CIESIN Thematic Guides

Indigenous Agricultural and Environmental Knowledge Systems

Indigenous knowledge is local knowledge unique to a given culture or society. Indigenous agricultural and environmental knowledge gained global recognition through the United Nations Conference on Environment and Development (UNCED) in 1992, and documents such as the World Conservation Strategy (International Union for the Conservation of Nature and Natural Resources (IUCN) 1980) and Brundtland Commission's Our Common Future (World Commission on Environment and Development (WCED) 1987). Indigenous knowledge is an immensely valuable resource that provides humankind with insights on how communities have interacted with their changing environment.

Indigenous knowledge systems have never been systematically recorded in written form and therefore are not readily accessible to agricultural researchers, development practitioners, and policy makers. Warren (1991) provides a detailed overview of indigenous knowledge systems in "Using Indigenous Knowledge in Agricultural Development." Warren and Rajasekaran (1993) offer a more succinct discussion in "Putting Local Knowledge to Good Use." Rajasekaran, Warren, and Babu (1991) provide a general explanation of indigenous knowledge, with a particular emphasis on genetic resources, pastoral management, and agroforestry, in "Indigenous Natural-Resource Management Systems for Sustainable Agricultural Development."

The Role of Indigenous Knowledge in Preserving Biodiversity is essential to human development. Indigenous knowledge about plant genetic resources is an invaluable tool in the search for new ways to conserve and use these resources to benefit local communities. Warren (1992) expands on this important link in the keynote address "Indigenous Knowledge, Biodiversity Conservation and Development" delivered at the International Conference on Conservation of Biodiversity in Africa.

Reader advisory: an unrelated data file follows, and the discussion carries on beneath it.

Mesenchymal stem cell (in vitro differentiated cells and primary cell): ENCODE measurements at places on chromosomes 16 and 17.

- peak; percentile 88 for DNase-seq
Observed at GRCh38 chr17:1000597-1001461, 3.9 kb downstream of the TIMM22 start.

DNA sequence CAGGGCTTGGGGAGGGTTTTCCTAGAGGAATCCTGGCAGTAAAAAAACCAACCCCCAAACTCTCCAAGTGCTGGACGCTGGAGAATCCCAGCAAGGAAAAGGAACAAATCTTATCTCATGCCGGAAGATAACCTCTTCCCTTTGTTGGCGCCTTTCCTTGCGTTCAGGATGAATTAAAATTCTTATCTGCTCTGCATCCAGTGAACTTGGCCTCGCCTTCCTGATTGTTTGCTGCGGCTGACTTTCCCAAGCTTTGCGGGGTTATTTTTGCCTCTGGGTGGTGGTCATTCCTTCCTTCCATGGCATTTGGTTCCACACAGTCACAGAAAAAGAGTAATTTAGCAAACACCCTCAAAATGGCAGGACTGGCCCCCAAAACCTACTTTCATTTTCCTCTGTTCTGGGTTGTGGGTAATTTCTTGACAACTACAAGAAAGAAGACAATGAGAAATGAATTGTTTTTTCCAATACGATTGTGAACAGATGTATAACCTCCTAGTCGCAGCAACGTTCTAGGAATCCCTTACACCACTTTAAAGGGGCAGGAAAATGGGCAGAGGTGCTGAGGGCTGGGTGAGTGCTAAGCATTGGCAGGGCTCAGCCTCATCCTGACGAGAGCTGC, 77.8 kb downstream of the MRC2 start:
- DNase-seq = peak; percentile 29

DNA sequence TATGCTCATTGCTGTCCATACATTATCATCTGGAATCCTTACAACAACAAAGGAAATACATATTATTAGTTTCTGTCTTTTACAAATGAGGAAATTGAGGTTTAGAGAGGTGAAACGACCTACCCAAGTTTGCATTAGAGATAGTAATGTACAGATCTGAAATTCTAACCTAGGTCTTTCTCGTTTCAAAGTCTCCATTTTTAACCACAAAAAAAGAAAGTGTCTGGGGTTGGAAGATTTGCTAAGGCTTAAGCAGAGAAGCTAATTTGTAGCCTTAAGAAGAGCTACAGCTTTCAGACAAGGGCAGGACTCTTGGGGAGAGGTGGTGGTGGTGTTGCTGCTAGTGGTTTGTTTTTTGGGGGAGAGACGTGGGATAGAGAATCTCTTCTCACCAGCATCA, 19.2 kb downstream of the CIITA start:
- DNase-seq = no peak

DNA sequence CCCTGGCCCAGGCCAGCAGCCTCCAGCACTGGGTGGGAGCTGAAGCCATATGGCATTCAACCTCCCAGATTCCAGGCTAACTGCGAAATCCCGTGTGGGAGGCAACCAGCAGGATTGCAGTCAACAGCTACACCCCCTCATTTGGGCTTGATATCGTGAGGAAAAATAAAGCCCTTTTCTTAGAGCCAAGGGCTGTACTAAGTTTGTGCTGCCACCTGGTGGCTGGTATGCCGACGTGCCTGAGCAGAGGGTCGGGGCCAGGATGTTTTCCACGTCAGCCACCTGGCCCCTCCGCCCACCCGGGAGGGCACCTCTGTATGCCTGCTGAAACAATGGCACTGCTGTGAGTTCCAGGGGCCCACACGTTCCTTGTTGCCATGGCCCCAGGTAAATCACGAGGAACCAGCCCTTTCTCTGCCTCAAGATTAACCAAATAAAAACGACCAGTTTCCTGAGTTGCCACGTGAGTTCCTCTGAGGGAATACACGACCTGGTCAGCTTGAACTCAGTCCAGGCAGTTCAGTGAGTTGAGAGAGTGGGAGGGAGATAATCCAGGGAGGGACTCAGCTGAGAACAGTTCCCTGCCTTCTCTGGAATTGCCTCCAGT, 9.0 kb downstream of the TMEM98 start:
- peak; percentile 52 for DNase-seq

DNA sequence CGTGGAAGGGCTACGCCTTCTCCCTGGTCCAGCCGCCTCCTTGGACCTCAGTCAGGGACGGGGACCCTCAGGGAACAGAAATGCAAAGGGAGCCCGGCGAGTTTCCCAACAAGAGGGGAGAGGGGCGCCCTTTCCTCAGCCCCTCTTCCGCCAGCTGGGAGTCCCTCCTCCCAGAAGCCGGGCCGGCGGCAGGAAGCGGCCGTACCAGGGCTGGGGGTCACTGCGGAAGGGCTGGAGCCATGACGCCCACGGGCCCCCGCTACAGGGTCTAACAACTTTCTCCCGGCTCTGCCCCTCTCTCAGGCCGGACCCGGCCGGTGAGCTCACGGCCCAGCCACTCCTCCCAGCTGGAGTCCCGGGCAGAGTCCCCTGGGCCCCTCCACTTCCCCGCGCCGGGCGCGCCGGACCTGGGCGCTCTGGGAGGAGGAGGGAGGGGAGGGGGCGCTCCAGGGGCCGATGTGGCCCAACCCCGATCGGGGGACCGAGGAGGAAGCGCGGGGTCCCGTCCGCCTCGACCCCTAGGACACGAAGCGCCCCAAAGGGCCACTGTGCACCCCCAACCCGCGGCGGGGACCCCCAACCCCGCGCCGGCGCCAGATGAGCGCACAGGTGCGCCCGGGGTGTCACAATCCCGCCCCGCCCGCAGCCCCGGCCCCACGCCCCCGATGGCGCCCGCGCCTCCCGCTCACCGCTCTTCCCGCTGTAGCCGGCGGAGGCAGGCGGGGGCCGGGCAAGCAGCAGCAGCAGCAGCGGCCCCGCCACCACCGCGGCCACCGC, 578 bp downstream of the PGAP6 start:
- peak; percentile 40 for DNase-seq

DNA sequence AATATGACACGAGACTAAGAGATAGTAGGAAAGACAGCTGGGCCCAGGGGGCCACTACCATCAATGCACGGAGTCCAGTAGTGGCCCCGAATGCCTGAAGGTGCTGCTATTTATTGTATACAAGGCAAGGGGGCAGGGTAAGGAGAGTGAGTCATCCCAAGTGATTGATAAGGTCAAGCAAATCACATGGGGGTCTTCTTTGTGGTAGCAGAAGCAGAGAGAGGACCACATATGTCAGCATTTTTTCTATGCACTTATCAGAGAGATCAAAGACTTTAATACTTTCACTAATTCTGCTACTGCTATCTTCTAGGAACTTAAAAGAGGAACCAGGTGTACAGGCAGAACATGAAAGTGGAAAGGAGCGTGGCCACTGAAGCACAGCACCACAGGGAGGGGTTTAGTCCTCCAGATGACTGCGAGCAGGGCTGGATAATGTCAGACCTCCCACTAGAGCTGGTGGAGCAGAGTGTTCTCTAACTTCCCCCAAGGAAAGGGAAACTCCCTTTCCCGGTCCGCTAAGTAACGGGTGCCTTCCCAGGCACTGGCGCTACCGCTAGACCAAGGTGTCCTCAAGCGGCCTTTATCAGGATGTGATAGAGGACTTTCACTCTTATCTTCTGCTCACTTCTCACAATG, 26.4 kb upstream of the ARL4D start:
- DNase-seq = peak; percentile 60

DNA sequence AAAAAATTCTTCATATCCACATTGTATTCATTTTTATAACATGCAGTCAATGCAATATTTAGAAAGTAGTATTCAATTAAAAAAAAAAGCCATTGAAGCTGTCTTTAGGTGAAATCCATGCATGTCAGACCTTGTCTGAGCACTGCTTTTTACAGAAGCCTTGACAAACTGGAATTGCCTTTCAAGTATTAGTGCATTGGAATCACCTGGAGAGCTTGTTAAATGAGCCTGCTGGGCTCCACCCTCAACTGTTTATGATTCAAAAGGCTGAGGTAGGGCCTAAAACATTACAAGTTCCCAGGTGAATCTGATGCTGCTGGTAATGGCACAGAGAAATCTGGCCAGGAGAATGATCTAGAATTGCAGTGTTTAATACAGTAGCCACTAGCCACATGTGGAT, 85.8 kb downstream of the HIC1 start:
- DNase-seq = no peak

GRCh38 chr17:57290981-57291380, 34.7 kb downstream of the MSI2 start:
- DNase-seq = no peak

Farmers and pastoralists maintain a wide variety of trees in Indigenous Agroforestry Systems. These systems are highly adaptable to specific agroecological conditions and, at the same time, meet needs for food, fodder, firewood, and lumber. Mathias-Mundy et al. (1992) survey indigenous agroforestry systems in "Indigenous Technical Knowledge of Private Tree Management."

Farmers adopt a wide range of Indigenous Agricultural and Land Use Practices based on generations of experience, informal experiments, and intimate understanding of their biophysical and sociocultural environments. Reijntjes, Haverkort, and Waters-Bayer (1992) provide examples of indigenous farming systems, practices, and knowledge in Farming for the Future.

Indigenous Food Production Systems are fairly sophisticated and contribute significantly to food security. These systems involve complex processes for producing food from diversified agroecological and sociocultural environments to meet the subsistence needs of the people.

Agenda 21, one of three non-binding environmental agreements signed at UNCED, emphasizes that local governments and intergovernmental organizations should respect, record, and work toward Incorporating Indigenous Knowledge Systems into research and development programs for the conservation of biodiversity and sustainability of agricultural and natural resource management systems. Rajasekaran (1993b) discusses how this can be accomplished in "A Framework for Incorporating Indigenous Knowledge Systems into Agricultural Research, Extension, and NGOs for Sustainable Agricultural Development."

The CIESIN Thematic Guide essay The Rights of Indigenous People provides further resources on indigenous populations.